“Instead, we are allowing the Treasury Secretary to make or guarantee collateralized loans to industries whose operations the coronavirus outbreak has jeopardized. In my judgment, this approach strikes an appropriate balance between providing assistance and protecting taxpayers,” said Sen. Shelby.

The bill will move through the Senate before making its way to the U.S. House of Representatives.

At least one House Democrat, U.S. Rep. Sean Patrick Maloney (D-NY-18), has gone on record that support for transit providers is part of his requested policy framework for the forthcoming stimulus package. Rep. Maloney would like to include funds administered through the Federal Transit Administration and the Federal Railroad Administration to agencies as a way to “bridge the gap” between decreased revenues and increased overhead as a result of their COVID-19 mitigation efforts.

About the Author

Mischa Wanek-Libman | Editor in Chief

Mischa Wanek-Libman serves as editor in chief of Mass Transit magazine. She is responsible for developing and maintaining the magazine’s editorial direction and is based in the western suburbs of Chicago.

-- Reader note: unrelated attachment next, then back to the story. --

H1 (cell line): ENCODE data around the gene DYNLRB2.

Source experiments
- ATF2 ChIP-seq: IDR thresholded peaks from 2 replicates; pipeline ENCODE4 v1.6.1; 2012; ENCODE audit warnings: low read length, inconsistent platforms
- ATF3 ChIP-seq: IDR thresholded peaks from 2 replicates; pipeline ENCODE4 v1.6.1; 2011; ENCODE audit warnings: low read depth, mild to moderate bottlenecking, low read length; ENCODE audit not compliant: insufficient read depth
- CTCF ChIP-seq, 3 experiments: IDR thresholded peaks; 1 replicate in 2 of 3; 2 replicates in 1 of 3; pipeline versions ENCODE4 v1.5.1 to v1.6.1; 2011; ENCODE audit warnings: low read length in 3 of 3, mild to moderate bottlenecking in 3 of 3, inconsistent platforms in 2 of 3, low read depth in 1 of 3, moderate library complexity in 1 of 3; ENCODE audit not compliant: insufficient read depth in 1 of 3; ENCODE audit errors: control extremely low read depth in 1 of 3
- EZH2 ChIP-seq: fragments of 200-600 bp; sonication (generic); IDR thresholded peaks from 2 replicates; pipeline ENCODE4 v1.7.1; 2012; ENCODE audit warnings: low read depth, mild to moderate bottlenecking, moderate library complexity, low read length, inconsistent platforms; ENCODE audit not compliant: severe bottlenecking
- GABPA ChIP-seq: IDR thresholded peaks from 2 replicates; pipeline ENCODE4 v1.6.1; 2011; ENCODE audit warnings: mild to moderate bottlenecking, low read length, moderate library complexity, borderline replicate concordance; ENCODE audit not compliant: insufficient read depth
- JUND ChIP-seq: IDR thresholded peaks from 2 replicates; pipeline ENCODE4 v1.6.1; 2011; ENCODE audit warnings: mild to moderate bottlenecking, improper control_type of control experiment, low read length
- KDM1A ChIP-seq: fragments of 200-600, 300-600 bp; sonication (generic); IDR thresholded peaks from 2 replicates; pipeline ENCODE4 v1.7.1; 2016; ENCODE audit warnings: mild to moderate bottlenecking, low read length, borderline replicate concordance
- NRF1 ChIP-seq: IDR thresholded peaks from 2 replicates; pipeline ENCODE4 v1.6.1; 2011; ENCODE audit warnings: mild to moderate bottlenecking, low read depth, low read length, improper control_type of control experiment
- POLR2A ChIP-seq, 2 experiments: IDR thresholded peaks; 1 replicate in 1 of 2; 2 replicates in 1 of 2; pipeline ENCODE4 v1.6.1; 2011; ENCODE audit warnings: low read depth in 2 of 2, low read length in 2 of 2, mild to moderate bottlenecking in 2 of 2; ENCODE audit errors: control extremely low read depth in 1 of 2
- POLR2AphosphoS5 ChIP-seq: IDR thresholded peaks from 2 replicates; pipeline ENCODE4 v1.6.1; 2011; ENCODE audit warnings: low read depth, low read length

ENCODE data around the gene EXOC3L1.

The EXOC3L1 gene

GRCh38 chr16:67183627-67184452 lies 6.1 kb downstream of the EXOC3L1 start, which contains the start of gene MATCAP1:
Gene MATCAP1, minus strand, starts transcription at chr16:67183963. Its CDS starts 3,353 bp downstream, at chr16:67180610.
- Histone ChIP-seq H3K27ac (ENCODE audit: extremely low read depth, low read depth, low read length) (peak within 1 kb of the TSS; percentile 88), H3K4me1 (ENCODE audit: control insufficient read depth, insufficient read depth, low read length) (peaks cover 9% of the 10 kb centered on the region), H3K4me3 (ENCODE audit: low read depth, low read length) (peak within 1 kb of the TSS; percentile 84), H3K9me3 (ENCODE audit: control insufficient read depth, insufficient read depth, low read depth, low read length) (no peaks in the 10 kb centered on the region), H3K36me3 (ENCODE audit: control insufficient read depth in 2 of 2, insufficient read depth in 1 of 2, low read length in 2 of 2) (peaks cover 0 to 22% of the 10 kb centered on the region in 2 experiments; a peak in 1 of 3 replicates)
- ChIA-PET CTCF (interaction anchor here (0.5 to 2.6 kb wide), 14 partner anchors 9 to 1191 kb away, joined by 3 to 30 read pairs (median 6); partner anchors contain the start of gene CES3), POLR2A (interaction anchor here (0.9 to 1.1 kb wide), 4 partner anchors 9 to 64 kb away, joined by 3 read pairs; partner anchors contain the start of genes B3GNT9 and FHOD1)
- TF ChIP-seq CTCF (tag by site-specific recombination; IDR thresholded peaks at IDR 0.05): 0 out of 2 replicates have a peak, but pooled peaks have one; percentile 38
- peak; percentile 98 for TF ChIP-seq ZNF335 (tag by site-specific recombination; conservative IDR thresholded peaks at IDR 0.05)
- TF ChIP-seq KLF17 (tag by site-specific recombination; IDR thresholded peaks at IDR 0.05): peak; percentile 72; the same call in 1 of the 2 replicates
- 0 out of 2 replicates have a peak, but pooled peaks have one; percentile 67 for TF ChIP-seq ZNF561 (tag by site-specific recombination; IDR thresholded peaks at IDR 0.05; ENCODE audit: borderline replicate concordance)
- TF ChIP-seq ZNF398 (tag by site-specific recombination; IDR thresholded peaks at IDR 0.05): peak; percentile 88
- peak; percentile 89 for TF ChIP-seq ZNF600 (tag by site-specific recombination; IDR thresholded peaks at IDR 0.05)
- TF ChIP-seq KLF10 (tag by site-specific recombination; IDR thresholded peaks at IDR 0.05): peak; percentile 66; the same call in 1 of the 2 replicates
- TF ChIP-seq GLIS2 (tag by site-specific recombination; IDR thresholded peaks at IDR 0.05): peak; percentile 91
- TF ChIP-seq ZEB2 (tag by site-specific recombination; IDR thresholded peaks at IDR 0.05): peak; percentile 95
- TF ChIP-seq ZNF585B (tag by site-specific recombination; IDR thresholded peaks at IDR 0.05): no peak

Wanek-Libman has spent more than 20 years covering transportation issues including construction projects and engineering challenges for various commuter railroads and transit agencies. She has been recognized for editorial excellence through her individual work, as well as for collaborative content. 

She is an active member of the American Public Transportation Association's Marketing and Communications Committee and serves as a Board Observer on the National Railroad Construction and Maintenance Association (NRC) Board of Directors.  

She is a graduate of Drake University, where she earned a Bachelor of Arts degree in Journalism and Mass Communication with a major in magazine journalism and a minor in business management.